Richard Thornton | May 9, 2017 | 23
The Cherokee-Caribbean Connection
A 17th century French scholar wrote that the Caribs originated on the South Atlantic Coast in the ancient times associated with the Shell Rings. He said that most Caribs migrated southward. POOF researchers have linked the group that the Frenchman said was the descendants of Caribs, who remained in North America, with the Cherokees.
The other part of this bombshell is that we have discovered a linguistic and cultural link between the advanced cultures in the Amazon Headwaters region of eastern Peru, with a tribe living on the South Atlantic Coast and some villages mentioned by Pardo and de Soto in the Appalachian Mountains.
The statements made by the French scholar confirm a long time presence in the North Carolina Mountains by a few of the Cherokee bands, but completely negates their association with pottery making, mound building or permanent towns.
If interested in reading more….
Learn something every day!
The following two tabs change content below.
Richard Thornton is a professional architect, city planner, author and museum exhibit designer-builder. He is today considered one of the nation’s leading experts on the Southeastern Indians. However, that was not always the case. While at Georgia Tech Richard was the first winner of the Barrett Fellowship, which enabled him to study Mesoamerican architecture and culture in Mexico under the auspices of the Institutio Nacional de Antropoligia e Historia. Dr. Roman Piňa-Chan, the famous archaeologist and director of the Museo Nacional de Antropologia, was his fellowship coordinator. For decades afterward, he lectured at universities and professional societies around the Southeast on Mesoamerican architecture, while knowing very little about his own Creek heritage. Then he was hired to carry out projects for the Muscogee-Creek Nation in Oklahoma. The rest is history.Richard is the Tribal Historic Preservation Officer for the KVWETV (Coweta) Creek Tribe and a member of the Perdido Bay Creek Tribe. In 2009 he was the architect for Oklahoma’s Trail of Tears Memorial at Council Oak Park in Tulsa. He is the president of the Apalache Foundation, which is sponsoring research into the advanced indigenous societies of the Lower Southeast.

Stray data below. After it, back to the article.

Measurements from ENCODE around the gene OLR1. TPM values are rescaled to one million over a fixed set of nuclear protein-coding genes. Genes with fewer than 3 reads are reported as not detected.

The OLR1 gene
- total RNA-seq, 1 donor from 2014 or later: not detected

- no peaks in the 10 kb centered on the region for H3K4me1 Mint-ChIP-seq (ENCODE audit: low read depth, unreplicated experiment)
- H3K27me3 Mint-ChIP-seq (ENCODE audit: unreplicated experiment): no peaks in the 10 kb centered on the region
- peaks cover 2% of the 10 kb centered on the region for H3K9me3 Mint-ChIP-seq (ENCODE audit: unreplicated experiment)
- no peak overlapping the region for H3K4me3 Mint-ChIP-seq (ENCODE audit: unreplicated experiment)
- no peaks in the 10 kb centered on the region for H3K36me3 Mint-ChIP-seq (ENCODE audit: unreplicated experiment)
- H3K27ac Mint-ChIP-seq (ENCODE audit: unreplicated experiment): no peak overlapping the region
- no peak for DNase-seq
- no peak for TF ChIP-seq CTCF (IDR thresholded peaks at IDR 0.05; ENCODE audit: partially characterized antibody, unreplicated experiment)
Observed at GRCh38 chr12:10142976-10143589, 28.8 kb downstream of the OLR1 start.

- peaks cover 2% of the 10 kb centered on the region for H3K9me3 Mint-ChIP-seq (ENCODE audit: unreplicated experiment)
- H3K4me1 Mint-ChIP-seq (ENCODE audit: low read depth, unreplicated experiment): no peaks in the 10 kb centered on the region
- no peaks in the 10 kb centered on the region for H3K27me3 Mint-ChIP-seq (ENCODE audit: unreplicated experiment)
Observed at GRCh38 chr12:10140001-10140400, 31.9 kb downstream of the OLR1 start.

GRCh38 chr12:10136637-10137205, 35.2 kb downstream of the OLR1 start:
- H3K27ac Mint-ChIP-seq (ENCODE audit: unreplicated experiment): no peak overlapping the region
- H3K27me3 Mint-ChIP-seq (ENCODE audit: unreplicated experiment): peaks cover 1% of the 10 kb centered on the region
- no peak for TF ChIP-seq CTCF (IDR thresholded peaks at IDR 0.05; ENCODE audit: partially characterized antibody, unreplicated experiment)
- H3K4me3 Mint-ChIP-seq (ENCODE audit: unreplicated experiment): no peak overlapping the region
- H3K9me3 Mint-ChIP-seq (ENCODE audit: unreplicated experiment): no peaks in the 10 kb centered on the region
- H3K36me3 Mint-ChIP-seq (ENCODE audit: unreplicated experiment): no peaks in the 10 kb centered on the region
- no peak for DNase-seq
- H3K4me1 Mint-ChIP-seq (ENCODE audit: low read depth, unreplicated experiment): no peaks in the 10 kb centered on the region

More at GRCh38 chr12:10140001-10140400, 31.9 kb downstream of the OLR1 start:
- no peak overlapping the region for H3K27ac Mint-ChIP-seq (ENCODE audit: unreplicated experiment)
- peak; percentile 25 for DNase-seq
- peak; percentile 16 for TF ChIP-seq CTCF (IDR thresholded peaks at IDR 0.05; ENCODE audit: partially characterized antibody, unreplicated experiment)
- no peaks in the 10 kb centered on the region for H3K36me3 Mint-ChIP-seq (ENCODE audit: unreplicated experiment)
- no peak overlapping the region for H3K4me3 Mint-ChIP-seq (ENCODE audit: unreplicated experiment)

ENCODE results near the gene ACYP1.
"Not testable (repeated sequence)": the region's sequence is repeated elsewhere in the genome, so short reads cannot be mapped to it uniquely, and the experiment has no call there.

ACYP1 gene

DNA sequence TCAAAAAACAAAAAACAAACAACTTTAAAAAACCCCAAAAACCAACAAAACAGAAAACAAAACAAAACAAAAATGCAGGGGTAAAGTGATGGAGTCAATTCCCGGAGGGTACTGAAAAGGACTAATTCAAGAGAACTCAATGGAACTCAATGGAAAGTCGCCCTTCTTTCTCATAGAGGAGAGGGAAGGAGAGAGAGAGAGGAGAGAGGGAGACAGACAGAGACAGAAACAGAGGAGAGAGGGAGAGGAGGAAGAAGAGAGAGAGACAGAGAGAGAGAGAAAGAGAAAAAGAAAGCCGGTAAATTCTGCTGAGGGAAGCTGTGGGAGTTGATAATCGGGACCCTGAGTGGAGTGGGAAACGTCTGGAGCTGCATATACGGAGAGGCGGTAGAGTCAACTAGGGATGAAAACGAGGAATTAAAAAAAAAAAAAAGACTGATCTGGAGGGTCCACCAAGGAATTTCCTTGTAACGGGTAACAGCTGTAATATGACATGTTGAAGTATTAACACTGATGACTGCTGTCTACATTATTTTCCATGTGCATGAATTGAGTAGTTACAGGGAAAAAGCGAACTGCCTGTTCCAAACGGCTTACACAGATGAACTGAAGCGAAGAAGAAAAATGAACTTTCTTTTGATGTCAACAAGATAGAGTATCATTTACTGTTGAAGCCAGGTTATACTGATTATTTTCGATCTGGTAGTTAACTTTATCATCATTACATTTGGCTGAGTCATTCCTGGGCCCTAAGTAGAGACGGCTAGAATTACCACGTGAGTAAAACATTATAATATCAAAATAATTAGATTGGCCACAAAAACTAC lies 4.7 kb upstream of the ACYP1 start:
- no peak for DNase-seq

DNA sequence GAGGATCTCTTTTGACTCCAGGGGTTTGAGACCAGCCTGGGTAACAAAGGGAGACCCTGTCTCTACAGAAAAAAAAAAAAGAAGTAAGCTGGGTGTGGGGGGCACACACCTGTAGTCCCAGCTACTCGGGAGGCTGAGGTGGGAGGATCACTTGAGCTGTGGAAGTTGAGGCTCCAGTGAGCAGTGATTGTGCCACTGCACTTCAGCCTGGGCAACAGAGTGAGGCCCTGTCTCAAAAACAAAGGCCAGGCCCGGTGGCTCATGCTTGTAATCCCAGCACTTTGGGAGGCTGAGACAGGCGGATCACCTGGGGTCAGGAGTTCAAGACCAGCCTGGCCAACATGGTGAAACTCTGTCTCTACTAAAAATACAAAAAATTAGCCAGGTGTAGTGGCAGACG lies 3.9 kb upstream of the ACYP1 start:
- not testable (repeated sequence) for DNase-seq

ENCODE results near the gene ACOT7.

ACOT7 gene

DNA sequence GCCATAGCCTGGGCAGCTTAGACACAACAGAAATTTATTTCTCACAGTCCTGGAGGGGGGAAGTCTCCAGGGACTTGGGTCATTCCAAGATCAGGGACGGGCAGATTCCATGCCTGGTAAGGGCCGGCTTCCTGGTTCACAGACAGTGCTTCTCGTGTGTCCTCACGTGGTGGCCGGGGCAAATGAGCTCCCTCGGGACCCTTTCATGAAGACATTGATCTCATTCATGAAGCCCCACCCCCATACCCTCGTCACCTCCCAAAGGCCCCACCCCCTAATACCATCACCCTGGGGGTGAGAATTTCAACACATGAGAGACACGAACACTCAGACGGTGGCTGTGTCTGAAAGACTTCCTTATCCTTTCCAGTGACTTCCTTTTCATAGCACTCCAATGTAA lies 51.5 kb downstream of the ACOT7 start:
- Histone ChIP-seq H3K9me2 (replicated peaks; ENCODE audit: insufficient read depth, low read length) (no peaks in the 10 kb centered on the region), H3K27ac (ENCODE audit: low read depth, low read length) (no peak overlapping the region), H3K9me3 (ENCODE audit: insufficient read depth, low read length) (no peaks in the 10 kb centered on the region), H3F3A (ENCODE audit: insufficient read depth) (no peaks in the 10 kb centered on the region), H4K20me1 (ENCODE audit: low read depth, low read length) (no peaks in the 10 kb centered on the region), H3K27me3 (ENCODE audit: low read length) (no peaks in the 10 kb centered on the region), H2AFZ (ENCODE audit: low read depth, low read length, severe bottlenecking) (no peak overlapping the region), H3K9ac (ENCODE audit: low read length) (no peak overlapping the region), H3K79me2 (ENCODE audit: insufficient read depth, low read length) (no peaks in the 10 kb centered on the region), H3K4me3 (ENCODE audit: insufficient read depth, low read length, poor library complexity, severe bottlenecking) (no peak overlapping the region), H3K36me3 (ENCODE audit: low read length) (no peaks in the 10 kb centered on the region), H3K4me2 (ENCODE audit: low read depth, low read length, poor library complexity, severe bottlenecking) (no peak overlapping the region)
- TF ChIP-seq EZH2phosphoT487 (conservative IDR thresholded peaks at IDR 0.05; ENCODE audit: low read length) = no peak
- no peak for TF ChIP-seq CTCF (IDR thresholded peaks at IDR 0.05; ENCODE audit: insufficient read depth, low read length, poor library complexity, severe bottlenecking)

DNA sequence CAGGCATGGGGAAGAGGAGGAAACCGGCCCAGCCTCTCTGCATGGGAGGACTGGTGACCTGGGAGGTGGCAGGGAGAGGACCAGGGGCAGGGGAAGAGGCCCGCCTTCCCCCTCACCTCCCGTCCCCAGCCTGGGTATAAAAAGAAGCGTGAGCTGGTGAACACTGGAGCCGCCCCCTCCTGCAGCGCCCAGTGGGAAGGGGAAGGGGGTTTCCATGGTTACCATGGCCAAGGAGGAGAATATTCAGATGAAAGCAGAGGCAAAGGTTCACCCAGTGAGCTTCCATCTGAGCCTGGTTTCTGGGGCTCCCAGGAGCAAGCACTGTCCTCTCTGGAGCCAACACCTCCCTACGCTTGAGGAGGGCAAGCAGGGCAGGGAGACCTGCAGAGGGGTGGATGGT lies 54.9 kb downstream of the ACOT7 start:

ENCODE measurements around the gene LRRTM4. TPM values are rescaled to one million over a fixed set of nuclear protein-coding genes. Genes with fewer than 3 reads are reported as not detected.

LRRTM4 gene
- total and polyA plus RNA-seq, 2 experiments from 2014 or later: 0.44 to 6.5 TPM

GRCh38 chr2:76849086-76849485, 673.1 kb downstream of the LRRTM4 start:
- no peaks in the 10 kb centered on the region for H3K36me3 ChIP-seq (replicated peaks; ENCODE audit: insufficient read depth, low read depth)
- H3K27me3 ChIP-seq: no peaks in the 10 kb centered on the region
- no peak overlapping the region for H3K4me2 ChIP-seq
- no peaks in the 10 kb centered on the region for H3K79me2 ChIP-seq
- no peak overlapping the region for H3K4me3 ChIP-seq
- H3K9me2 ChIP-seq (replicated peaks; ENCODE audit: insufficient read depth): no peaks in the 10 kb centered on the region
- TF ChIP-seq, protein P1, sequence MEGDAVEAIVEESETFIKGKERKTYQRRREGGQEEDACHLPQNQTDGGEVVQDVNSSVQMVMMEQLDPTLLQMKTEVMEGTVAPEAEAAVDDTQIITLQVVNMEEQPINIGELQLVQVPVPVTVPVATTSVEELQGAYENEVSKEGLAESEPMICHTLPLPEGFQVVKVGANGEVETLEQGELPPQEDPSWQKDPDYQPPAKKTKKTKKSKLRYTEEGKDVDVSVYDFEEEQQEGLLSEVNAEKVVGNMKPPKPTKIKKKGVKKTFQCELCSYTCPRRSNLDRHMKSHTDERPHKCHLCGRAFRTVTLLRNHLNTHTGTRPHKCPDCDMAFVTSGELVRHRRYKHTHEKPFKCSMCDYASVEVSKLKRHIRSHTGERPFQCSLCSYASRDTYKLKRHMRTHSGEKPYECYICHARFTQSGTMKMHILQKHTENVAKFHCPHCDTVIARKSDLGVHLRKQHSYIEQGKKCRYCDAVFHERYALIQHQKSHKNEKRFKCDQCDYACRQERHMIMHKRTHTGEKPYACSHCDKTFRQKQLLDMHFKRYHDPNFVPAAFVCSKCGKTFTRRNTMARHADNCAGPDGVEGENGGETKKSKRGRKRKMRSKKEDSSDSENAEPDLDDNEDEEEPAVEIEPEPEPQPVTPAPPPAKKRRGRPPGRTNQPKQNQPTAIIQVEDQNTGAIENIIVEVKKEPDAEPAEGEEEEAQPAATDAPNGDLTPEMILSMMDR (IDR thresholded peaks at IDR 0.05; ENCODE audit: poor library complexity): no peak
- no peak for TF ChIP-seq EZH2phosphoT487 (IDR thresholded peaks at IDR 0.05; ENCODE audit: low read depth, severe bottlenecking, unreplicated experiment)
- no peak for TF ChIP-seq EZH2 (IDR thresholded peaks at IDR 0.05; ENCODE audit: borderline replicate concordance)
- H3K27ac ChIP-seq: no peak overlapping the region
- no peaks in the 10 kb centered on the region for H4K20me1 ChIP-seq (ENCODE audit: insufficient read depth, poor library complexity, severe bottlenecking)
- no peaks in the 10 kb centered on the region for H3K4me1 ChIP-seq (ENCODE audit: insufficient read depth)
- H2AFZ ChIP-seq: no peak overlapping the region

Latest posts by Richard Thornton (see all)
- Update: POOF is seeking help from Bronze Age specialists in Europe - May 27, 2017
- The Mandans in Dixie . . . Part One - May 26, 2017
- Georgia gave the Uchee (Euchee/Yuchi) Tribe a reservation in 1958! - May 25, 2017
- What does Coosa mean? - May 23, 2017
- The Secret History of Northeast Alabama - May 22, 2017